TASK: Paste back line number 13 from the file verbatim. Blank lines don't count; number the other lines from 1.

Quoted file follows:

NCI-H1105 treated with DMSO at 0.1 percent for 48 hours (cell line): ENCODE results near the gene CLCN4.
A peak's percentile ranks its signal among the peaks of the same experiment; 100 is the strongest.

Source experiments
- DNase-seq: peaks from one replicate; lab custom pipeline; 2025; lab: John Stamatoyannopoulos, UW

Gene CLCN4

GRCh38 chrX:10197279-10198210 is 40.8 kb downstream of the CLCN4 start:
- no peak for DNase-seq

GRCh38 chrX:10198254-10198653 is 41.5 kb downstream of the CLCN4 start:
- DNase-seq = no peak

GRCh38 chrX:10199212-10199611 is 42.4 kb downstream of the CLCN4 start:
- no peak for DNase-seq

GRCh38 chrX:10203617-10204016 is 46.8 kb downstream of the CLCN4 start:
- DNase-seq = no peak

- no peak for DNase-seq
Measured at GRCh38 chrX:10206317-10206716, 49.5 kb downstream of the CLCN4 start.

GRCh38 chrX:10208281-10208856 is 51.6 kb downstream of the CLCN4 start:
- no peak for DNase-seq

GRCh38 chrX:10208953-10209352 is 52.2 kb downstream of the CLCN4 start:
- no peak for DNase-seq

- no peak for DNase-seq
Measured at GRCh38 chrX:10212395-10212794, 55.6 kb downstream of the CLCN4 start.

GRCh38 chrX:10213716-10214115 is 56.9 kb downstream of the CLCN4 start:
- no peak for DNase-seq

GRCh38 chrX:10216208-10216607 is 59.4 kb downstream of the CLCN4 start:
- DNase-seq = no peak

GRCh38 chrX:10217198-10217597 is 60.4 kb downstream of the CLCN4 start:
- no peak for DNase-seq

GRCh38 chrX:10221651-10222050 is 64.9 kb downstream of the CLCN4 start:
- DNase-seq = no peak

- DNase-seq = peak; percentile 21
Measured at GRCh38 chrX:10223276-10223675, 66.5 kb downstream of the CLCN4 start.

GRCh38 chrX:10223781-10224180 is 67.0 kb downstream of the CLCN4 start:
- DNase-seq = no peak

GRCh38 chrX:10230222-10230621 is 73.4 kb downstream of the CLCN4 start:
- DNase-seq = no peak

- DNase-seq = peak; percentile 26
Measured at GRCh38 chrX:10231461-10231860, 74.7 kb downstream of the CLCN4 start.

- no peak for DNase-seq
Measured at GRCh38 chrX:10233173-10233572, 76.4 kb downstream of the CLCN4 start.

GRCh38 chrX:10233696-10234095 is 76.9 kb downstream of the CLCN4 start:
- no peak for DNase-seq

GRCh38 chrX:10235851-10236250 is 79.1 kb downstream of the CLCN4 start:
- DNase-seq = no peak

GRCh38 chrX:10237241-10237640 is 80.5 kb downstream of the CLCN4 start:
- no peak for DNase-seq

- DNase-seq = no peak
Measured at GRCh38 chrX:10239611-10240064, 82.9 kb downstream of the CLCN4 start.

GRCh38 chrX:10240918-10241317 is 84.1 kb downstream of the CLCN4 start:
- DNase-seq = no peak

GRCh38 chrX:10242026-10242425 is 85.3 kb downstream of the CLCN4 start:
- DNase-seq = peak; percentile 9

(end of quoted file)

- DNase-seq = no peak